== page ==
In the future, the US will continue to make and break alliances in the lands under which the god of Abraham saw fit to deposit an ocean of oil and on top of which he allowed Arabs and Persians to settle. To imagine that history really will stop before either the Second Coming or the End of Oil is to indulge in a naive and dangerous optimism.

The lesson to learn from experience is that neither war nor diplomacy will ever definitively settle anything in The Region. As somebody said about the Balkans long ago, the place produces more history than it can consume locally.

--TP

Isn't supporting sectarian dictators just as effective? They'll repress people of slightly different flavors of religion just as badly as the secularists do.

Though... Maybe sectarian repression isn't quite as effective at generating the kind of anomie in the well-off professional class that produces your high-profile religious terrorists, the movers and shakers.

...On the other hand, nah, al Qaeda alone ought to put the lie to that. No, I think supporting sectarian repression contributes at least as much as supporting secularist repression.

So a campaign is a conspiracy

As is an unspoken plan to redefine words in the English language, then.

only leftists do violence to the language.

I see what you're conspiring to do, there.

When somebody insists on doing something that has just recently been demonstrated conclusively to not work, you might suspect they're actually trying to do something else.

Also, just wanted to add that I, personally, am living proof that this is not true.

Third, no, fourth, no, fifth...., no, eleventy-seventh time's the charm.

Right?

Hope springs eternal.

OK, Russell, if you can demonstrate that you have learned something from your previous experience then the eleventy-seventh time might be different. For example, if running eleventy-six marathons builds up more muscle and stamina, then you might successfully finish the next one.

But you do have to learn from the earlier experience in some fashion . . . and hope that your opponenets are not. Otherwise...

When somebody insists on doing something that has just recently been demonstrated conclusively to not work, you might suspect they're actually trying to do something else.

Yes, like when we try to save people from dictators and communism and stuff. When that doesn't work, maybe the next time we try it we have a secret agenda like building a pipeline across Afghanistan or something.

That's what you're saying, right?

Actually, yes.

One might hope that we come up with an alternative which actually has some plausible rationale why it might work. But at least trying something different has a better chance of success than repeating the same failure over and over.

Put another way, doing something with a slim chance of working is a superior approach to doing something which has already proven not to work. It may not be a good thing to do, but at least it is a less bad thing to try.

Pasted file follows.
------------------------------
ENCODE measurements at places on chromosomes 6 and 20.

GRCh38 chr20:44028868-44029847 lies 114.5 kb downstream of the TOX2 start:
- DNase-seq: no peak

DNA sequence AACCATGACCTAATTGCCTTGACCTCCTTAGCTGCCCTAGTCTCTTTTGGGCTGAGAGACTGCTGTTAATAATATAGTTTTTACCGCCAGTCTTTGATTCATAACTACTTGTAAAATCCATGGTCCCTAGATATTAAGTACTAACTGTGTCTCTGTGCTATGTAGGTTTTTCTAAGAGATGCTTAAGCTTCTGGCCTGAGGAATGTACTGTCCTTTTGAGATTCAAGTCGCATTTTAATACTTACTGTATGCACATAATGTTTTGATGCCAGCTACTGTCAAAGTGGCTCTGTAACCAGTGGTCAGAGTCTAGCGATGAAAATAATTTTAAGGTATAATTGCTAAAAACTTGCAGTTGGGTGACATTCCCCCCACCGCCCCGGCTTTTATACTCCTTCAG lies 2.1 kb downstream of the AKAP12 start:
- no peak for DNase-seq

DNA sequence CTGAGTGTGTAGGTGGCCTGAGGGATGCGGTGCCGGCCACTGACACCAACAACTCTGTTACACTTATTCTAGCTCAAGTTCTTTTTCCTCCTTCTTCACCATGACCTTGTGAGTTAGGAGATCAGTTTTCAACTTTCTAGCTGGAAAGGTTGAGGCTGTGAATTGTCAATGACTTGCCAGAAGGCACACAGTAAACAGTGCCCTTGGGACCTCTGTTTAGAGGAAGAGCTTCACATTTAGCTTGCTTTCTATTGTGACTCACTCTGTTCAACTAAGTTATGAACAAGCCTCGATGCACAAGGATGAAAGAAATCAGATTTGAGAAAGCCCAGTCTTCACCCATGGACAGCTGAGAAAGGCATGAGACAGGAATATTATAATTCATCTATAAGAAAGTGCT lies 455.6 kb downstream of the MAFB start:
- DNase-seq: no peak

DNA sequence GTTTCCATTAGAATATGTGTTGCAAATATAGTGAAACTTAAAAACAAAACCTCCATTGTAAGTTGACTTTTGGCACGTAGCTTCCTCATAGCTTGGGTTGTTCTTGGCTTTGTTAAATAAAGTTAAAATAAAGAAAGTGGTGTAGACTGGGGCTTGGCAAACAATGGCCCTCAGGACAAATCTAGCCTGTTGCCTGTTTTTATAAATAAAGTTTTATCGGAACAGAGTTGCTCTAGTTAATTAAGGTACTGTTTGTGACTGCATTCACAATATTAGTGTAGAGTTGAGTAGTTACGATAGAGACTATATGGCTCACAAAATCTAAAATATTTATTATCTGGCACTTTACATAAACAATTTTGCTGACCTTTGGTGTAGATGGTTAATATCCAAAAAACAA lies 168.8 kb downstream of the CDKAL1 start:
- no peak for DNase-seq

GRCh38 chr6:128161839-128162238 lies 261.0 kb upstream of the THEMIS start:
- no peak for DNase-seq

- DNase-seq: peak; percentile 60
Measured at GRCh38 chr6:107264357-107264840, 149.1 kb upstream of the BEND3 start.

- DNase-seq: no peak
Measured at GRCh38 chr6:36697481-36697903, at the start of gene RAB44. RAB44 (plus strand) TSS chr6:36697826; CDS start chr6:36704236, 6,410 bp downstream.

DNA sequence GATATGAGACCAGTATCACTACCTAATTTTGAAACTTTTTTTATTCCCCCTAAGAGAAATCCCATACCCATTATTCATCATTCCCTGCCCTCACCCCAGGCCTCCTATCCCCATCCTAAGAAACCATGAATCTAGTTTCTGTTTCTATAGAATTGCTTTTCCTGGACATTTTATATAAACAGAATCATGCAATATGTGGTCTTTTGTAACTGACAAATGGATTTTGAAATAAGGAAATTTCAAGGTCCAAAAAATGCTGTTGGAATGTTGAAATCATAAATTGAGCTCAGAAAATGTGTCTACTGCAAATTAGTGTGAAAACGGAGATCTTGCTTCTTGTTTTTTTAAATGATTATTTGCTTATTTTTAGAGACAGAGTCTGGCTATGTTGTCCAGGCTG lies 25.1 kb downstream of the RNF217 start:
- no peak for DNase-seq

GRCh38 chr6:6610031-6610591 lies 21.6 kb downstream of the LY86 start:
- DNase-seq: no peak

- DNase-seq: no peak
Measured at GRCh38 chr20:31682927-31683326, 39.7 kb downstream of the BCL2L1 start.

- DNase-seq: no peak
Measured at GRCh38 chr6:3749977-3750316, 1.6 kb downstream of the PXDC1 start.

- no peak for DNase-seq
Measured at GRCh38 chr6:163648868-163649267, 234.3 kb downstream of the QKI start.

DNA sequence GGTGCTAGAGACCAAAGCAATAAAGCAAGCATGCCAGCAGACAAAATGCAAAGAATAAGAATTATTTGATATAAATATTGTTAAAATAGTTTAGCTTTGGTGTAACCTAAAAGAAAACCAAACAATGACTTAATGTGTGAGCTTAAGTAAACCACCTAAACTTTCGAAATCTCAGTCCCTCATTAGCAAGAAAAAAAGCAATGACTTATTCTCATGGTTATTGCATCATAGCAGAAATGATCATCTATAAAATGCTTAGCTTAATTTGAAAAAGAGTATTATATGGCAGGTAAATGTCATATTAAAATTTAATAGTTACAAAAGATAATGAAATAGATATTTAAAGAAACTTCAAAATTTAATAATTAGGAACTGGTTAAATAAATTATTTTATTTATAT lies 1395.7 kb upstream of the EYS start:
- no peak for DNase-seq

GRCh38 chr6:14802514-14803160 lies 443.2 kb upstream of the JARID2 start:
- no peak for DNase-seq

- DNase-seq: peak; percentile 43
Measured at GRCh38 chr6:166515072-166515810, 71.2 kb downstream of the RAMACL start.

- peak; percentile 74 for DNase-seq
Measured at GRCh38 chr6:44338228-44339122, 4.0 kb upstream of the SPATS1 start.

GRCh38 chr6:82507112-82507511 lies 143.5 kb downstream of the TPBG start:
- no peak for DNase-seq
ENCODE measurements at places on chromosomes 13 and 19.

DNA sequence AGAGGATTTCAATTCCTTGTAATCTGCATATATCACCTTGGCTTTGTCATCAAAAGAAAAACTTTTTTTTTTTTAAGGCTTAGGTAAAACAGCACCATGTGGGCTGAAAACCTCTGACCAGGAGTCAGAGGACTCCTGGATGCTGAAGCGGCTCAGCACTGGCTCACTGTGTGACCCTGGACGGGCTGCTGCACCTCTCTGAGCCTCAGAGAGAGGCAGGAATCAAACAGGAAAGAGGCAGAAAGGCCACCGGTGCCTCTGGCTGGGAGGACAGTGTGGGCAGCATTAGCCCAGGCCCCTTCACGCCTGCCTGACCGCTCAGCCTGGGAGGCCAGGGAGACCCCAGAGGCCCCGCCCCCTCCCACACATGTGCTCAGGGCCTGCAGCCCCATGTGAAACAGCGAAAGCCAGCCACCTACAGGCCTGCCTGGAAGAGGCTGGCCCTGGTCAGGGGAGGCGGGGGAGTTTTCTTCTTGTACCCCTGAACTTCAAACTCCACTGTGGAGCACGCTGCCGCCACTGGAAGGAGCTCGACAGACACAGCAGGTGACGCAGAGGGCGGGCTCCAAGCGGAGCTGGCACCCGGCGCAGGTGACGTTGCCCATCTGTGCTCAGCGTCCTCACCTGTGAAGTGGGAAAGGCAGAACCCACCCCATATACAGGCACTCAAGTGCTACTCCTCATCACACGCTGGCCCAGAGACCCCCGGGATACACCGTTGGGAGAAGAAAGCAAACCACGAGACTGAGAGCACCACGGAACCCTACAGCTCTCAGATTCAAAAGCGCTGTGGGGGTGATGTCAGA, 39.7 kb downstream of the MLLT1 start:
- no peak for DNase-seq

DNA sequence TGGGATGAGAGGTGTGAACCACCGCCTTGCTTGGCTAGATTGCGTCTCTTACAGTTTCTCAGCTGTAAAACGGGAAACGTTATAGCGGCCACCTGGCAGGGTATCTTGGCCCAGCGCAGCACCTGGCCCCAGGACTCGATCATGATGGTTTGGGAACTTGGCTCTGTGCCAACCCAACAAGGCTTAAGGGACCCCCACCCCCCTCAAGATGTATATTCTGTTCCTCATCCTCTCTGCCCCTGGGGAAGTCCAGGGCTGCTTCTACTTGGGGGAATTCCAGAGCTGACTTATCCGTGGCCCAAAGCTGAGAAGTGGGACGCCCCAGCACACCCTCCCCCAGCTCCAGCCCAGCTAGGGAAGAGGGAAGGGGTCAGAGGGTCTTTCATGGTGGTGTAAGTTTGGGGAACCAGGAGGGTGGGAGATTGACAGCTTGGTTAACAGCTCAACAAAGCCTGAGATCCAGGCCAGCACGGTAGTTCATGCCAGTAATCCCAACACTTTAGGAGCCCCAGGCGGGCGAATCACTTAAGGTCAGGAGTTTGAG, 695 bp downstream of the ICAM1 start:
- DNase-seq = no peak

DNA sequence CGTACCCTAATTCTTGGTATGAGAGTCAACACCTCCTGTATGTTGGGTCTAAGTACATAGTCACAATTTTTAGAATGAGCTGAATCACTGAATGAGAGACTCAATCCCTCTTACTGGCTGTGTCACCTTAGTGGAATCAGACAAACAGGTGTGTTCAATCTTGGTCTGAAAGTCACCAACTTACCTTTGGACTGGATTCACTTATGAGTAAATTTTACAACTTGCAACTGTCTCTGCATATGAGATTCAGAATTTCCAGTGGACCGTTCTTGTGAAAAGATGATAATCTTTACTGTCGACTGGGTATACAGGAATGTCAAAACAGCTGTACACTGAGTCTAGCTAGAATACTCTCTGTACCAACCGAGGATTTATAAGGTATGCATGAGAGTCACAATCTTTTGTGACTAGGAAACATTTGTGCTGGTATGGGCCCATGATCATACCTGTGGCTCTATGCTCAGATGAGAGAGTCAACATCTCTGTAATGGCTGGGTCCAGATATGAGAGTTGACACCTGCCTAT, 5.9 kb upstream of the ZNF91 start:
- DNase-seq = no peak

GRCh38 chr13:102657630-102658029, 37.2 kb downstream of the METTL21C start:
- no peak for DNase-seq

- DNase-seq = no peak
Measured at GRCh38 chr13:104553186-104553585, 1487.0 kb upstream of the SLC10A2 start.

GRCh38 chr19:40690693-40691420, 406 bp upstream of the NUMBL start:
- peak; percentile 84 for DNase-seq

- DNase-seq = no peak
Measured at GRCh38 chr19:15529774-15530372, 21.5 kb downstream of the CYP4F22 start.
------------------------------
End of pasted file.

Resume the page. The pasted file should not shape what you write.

Slarti, I think it was about means not goals. The goal of 'saving' is not the (main) problem but the repeat ad nauseam of 'liberation' by bombing and engineering of coups d'etat in order to install 'our offspring of a female canine' instead of the current SOB who is not 'ours' (or not ours anymore).
And I guess russell means that he has unsuccessfully tried to quit smoking (or some other vice) more than once.

I think russell was referring to repeated attempts to explain his position in way that won't be misinterpreted by (a) certain someone(s). I could be wrong.

Or we could both be right. Let's better not find out ;-)

I was actually responding to Brett, there, at 1:04PM. Wryly.

And I guess russell means that he has unsuccessfully tried to quit smoking (or some other vice) more than once.

I think russell was referring to repeated attempts to explain his position in way that won't be misinterpreted by (a) certain someone(s).

No, I was just referring to my glorious career as a general knucklehead.

That's "general" in the sense of "for most purposes", as opposed to military rank.

As a knucklehead, I am very accomplished, but have never attained executive rank.

In any case, it just cracked me up to read the claim that repeatedly doing the same thing that didn't work before was evidence of some ulterior motive.

I just always figured it was called "not paying attention".

I did, however, eventually quit smoking. IIRC it took seven tries, over the space of about half that many years.

Tough habit to kick.

maybe the next time we try it we have a secret agenda like building a pipeline across Afghanistan or something.

The other thing that always surprises me is when people assume that there is only one agenda involved. In whatever.

I'm tempted to say that agendas, like opinions, are like @ssholes in the famous joke - everybody's got one.

But in practice that probably underestimates things by an order of magnitude.

Not a comment about slarti's comment, just more random drive-by free-association blabbing.

Adding wry to bologna rarely helps.

As a knucklehead, I am very accomplished, but have never attained executive rank.

As a general rule, knucklehead is a grunt characteristic -- to distinguish someone who has it from those who get things done without it.

But for executives, it is sort of a default. (That's why the executives who lack it are so frequently lauded as "great leaders" and "visionaries" -- because they are such exceptions to the norm.) One of the ways you can tell this is by the fact that they so frequently fail to promote accomplished knuckleheads into their ranks. Apparently preferring mediocre knuckleheads.

Count, it helps as long as it is dark rye.